All of course assume that you have no UV filter attached, but have the lenshood on the lens.

The 50 mm will be quite... Well, not useless, but on a crop digital body it's simply not wide enough anymore.
With the fisheye you can have fun!
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Re: Help for a NIKON D90 novice

Unread post by RUMURUTI » Mon May 17, 2010 2:54 pm

Hi john n poppy, .
Nice kit you have there, I have a D90 plus a D80, and the one item I would add is the battery power pack. Extremely useful in the bush and can shoot away without too many worries of changing batteries.
I'd say use the 70-300 VR on you D90.
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Re: Help for a NIKON D90 novice

Unread post by RUMURUTI » Mon May 17, 2010 5:01 pm

Hi John,
Ready to take all the blame!! :D
Have a look here, both taken yesterday with my D90!
Image
Image
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Re: Help for a NIKON D90 novice

Unread post by Switchback » Tue May 18, 2010 7:13 am

I myself own a D90, out of your group of lenses, you could probably leave the 50mm, I only use my 50mm for Portrait Photography. Have a look at my TR in my signature, all taken with the D90 and mostly a Sigma 150 - 500mm :thumbs_up:
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Re: Help for a NIKON D90 novice

Unread post by DuQues » Tue May 18, 2010 11:16 am

UV filter..... Bad?

Wikipedia wrote:UV filters are individual compounds or mixtures to prevent ultraviolet (UV) light from coming through. UV filters are used in sunscreens to protect skin or in photography to reduce haziness or fogginess created by ultraviolet light.

A UV filter in photography is transparent to visible light, and so can be left on the lens for nearly all shots. UV filters are among the least expensive filters, so many people use them as protection for their lenses, although this may not be effective. For this purpose they are preferred over other kinds of filters which are more intrusive, such as neutral density filters.

The UV filter absorbs ultraviolet rays without changing the exposure. With most images, people will not see a difference when a UV filter is used. However, UV filters (in particular filters lacking coating) may introduce flaring and have negative impact on contrast and sharpness, especially when a strong light source is present.

Now that may have been an idea with film cameras, however your digital doesn't even see it! An infrared filter could be usefull, but is incorporated in your sensor.

So what do you need an UV filter for?
To degrade the image quality.
To create lensflare.

Not to protect your lens, that's what you have your lenscap and lenshood for.

Hint: Grab your UV filter, put it in its box, and try to sell it. If it's a 77 mm one you can use it as a (not very well working) beermat...
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Re: Help for a NIKON D90 novice

Unread post by DuQues » Tue May 18, 2010 1:33 pm

Yep! The lenshood.

That saved my camera and lens when the combination camera and 100-400 went for a excursion, 3 meters straight down. :shock:
The result?
1 lenshood which now has quite a few bits of silver on it (Duct tape), a temporarily very high pulse, followed by an inmense feeling of relief.
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Help please, which camera and lens to buy?

Unread post by carson » Thu May 27, 2010 7:29 am

We will be in Kruger for 19 days beginning mid-August. I have been using a little canon digital point and shoot. I am considering a Nikon d5000 or possibly a dl90.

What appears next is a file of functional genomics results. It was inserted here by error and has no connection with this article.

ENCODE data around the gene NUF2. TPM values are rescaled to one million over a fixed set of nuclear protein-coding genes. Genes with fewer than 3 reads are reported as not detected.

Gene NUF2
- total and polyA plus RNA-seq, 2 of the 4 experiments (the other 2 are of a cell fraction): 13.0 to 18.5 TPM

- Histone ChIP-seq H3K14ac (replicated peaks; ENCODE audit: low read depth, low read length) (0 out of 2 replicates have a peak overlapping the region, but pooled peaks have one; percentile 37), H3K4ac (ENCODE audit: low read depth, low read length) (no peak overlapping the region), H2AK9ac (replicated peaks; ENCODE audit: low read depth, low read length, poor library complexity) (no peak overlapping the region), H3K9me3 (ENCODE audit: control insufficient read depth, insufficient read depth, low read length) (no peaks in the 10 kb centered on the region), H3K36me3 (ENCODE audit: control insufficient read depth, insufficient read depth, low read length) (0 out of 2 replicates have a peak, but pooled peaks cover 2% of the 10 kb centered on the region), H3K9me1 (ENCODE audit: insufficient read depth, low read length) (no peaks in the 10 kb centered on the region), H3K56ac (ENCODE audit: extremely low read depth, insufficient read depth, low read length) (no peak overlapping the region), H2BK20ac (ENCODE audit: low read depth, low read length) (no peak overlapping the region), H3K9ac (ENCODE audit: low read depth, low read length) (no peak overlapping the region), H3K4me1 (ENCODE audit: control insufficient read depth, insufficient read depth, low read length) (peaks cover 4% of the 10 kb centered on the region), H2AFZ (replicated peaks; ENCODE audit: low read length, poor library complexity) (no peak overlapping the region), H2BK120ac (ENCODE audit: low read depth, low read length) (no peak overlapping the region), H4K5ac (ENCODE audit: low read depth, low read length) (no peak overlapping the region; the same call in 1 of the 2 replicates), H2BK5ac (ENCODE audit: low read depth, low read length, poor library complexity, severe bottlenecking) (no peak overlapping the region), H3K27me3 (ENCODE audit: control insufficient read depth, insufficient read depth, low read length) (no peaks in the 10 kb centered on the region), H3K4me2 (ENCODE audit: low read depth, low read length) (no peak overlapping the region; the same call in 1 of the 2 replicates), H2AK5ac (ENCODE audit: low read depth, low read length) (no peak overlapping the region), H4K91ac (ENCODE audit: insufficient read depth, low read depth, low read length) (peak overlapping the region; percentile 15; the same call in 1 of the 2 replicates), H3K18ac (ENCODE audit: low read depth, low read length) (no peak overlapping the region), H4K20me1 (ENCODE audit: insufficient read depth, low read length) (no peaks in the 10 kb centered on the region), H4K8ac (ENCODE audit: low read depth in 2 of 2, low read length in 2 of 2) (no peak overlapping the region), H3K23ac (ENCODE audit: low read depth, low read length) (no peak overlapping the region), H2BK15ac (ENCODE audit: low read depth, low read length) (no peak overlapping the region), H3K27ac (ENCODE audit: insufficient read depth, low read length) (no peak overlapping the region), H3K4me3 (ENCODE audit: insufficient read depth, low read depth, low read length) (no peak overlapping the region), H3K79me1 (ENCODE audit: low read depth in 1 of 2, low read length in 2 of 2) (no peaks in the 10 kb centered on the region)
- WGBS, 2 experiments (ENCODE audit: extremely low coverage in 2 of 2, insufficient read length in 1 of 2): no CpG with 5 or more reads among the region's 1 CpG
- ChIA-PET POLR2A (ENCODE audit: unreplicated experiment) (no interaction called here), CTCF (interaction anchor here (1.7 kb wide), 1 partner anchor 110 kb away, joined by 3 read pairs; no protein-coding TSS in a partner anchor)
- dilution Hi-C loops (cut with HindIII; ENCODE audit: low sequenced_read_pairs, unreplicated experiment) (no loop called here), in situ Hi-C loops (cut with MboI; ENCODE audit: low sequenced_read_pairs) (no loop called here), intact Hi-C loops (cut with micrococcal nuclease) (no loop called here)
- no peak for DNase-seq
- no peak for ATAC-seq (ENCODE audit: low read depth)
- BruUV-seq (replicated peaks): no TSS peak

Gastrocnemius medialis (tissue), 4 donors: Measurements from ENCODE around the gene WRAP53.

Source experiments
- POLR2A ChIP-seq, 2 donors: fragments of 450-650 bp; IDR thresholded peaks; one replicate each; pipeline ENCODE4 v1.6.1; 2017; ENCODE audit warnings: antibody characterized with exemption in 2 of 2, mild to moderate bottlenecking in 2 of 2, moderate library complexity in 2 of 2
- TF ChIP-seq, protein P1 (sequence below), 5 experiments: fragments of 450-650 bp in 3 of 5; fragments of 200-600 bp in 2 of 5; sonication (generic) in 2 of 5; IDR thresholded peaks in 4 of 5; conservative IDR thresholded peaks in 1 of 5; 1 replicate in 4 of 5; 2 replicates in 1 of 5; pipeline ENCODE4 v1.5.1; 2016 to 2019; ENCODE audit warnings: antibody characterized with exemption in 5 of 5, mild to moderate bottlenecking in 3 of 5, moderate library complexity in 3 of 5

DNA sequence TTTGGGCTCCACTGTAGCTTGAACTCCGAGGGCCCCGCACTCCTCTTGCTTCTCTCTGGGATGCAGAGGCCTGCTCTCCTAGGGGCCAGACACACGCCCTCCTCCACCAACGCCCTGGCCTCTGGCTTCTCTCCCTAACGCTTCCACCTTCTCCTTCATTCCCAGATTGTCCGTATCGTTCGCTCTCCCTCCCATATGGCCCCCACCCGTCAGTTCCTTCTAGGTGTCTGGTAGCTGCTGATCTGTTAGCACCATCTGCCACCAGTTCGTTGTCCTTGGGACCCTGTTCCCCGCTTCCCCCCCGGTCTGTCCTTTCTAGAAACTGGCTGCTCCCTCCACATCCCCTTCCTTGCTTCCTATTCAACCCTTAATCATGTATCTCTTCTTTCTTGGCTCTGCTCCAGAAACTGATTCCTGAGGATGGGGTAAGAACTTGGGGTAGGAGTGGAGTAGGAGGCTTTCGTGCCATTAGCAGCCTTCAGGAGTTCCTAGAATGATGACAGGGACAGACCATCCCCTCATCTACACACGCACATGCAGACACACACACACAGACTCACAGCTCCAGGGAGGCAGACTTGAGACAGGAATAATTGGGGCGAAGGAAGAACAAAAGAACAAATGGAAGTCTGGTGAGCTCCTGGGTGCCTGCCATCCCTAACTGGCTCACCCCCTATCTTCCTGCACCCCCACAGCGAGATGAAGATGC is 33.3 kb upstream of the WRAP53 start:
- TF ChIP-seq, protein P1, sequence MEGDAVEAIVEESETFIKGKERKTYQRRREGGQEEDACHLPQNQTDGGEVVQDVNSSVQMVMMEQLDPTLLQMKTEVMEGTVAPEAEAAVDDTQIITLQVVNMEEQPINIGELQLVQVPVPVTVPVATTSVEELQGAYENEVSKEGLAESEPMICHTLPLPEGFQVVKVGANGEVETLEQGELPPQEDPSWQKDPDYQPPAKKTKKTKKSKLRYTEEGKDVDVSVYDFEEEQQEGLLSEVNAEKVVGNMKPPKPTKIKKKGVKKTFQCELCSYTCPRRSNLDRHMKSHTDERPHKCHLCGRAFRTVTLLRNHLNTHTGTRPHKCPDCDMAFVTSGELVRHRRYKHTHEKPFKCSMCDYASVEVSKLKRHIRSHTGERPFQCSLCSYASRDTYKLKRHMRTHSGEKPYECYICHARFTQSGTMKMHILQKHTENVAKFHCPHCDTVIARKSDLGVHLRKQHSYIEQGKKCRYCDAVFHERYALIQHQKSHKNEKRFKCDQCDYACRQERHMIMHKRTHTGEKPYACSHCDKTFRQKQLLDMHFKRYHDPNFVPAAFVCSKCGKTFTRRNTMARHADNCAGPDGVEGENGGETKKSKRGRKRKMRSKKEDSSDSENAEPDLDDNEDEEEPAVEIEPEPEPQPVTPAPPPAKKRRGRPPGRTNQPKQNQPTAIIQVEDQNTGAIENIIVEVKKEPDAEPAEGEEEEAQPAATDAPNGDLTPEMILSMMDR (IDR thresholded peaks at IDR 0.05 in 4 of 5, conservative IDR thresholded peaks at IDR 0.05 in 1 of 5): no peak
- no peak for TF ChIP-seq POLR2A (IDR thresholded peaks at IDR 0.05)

The d5000 comes with 55-200 lens. Will this be powerful enough for most situations or do I really need the next step up 70-300 which comes with the dl90? I prefer not to spend the extra money if I can help it, especially since I am a novice and may not use the camera that often once we return home to the states. I am also concerned the dl90 may be too complicated for someone that hasn't owned a decent camera in years.

I am also open to other camera/lens options. I do want to purchase the camera soon so I can practice.

I am grateful for your opinions and insight from your personal experiences.

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Re: Help please, which camera and lens to buy?

Unread post by Switchback » Thu May 27, 2010 7:44 am

Hi Carson,

I assume your talking about the Nikon D90? In that case, my answer is straight forward: Get the D90! Yes, I am biased as I am using one, but I am biased for good reason - it's a magnificent piece of equipment that delivers!

Yes, the D90 has more advanced features than the D5000, but not to an extent that you need a degree to set it up. If you get the D90, I'll help you set it up in a jiffy. The other reason is: You'll kick yourself with the 200mm lens for not having 300mm. 300mm is considered the "minimum" for above average wildlife photograpahy.

At the end of the day, you are using the same sensor, both D5000 and D90 body has the same sensor, the D90 is just more rigid, more pro, better Low Light performance etc.

Have a look here: D5000 vs D90

PS: Have a look in my Trip Report in my signature - all taken with my D90.
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Re: Help please, which camera and lens to buy?

Unread post by big5spotter » Thu May 27, 2010 8:56 am

Hi

Try and maybe find a second hand D80 or D80 with a second hand 70-300mm.I got a second hand 70-300 for R1000 not the VR but I am happy.Got the Sigma 150-500 much happier.But try outdoorphoto classifieds section
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Re: Help please, which camera and lens to buy?

Unread post by Josh of the Bushveld » Thu May 27, 2010 9:15 am

There are a lot of threads discussing this, try searching.
B5S has given the advice I always give. Buy 2nd hand, its cheaper and will let you play. I'd even suggest you look for a D50 or D70 instead of a D80 (though I have seen very few D50s around lately). The D40/60/3000/5000 will not autofocus with the majority of really long lenses you'll want to use for wildlife.

I'd also suggest Gumtree, Kameraz, BidOrBuy and JunkMail.